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I have been reading about the CRT and noticed the following pattern.
Let's say that we are mapping the number $N \pmod {21}$ to the corresponding congruences $\pmod 7$ and $\pmod 3$.
For convenience I tabulate this:

0 1 2 3 4 5 6
0 0 15 9 3 18 12 6
1 7 1 16 10 4 19 13
2 14 8 2 17 11 5 20

This just means that e.g. $10 \equiv 10 \pmod{21}$ and $10 \equiv [3,1]\pmod{[7,3]}$
Now I noticed per row the columns increment by $15 \pmod {21}$ from left to right or by $6 \mod {21}$ from right to left.
I noticed that e.g. for the case of $35 = 7\cdot5$ the columns again increment by $15 \pmod {21}$ from left to right or $20 \pmod {21}$ from right to left.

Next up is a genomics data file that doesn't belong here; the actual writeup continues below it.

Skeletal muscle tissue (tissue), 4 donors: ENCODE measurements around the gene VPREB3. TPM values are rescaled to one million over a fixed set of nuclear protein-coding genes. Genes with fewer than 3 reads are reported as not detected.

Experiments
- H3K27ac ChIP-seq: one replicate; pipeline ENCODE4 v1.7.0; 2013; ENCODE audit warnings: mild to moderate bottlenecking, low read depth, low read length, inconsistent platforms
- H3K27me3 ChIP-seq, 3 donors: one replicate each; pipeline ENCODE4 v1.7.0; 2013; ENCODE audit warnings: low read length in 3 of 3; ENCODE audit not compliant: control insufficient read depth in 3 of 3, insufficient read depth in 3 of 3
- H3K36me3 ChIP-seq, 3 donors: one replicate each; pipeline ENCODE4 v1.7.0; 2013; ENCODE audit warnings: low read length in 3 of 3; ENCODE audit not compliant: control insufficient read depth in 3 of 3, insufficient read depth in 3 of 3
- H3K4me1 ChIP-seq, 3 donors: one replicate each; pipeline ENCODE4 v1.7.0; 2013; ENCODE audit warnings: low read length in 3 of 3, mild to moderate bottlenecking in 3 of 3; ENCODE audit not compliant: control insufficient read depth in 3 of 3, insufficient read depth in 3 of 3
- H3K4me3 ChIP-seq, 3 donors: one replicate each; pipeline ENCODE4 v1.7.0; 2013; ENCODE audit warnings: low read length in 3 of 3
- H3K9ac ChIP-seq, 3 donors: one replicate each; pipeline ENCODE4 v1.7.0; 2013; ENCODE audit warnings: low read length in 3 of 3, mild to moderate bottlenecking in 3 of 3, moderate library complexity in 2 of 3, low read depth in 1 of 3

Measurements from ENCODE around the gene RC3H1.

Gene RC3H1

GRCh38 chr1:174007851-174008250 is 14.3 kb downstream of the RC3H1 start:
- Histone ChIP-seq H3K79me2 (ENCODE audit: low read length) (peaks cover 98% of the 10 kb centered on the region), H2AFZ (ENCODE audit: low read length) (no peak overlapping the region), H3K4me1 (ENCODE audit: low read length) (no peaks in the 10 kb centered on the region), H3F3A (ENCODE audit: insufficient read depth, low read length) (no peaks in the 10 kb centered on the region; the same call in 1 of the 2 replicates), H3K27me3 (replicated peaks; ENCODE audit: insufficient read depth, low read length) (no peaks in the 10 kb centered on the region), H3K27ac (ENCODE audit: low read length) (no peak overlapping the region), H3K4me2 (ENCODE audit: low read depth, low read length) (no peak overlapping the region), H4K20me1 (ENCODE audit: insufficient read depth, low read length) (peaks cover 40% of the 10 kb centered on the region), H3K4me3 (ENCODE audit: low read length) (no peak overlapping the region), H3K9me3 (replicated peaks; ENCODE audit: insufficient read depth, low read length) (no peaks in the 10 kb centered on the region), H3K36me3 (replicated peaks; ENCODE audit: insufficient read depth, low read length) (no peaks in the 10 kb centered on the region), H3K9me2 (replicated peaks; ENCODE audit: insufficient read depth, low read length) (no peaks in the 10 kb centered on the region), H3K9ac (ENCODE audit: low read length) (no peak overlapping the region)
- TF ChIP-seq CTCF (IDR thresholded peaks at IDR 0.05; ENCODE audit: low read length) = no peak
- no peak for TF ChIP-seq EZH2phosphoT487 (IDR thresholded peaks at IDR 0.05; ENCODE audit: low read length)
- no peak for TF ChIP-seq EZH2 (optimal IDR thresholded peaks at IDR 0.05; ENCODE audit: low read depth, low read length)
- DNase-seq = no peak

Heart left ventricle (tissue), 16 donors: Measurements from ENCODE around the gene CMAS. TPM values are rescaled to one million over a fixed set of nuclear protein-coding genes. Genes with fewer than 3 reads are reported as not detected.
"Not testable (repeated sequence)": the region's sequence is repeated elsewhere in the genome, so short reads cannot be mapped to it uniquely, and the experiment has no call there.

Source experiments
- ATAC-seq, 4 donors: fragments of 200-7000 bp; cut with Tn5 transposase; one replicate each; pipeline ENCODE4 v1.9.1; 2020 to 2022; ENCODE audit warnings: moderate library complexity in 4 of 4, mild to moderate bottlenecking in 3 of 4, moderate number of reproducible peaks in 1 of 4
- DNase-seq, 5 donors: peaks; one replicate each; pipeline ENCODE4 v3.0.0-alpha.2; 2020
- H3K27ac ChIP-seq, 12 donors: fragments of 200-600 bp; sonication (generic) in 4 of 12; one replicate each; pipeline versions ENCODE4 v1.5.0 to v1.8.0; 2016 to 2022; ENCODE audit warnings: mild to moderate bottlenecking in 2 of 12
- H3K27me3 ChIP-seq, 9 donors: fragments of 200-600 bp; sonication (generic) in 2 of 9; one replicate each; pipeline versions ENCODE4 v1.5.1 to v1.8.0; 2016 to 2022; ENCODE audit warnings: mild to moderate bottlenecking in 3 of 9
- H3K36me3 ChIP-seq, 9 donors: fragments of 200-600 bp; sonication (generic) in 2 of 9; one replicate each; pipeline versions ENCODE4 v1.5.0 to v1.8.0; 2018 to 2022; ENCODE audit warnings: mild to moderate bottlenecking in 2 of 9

0 1 2 3 4 5 6
0 0 15 30 10 25 5 20
1 21 1 16 31 11 26 6
2 7 22 2 17 32 12 27
3 28 8 23 3 18 33 13
4 14 29 9 24 4 19 34

I was wondering if that is a real pattern, if there is a specific theorem related to it or if it something we could use to quickly map from $\pmod {21}$ to $\pmod 7$ and $\pmod 3$. Although I don't understand how the increments by $15$ appear

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1 Answer 1

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Yes, as if you go over in a row ,you have to go up by a multiple of $3$ but you need that multiple of $3$ to be $1$ modulo $7$ to factor in the change of column. Similarly, to go down a column, you need it to be a multiple of $7$ that is $1$ modulo $3$ .

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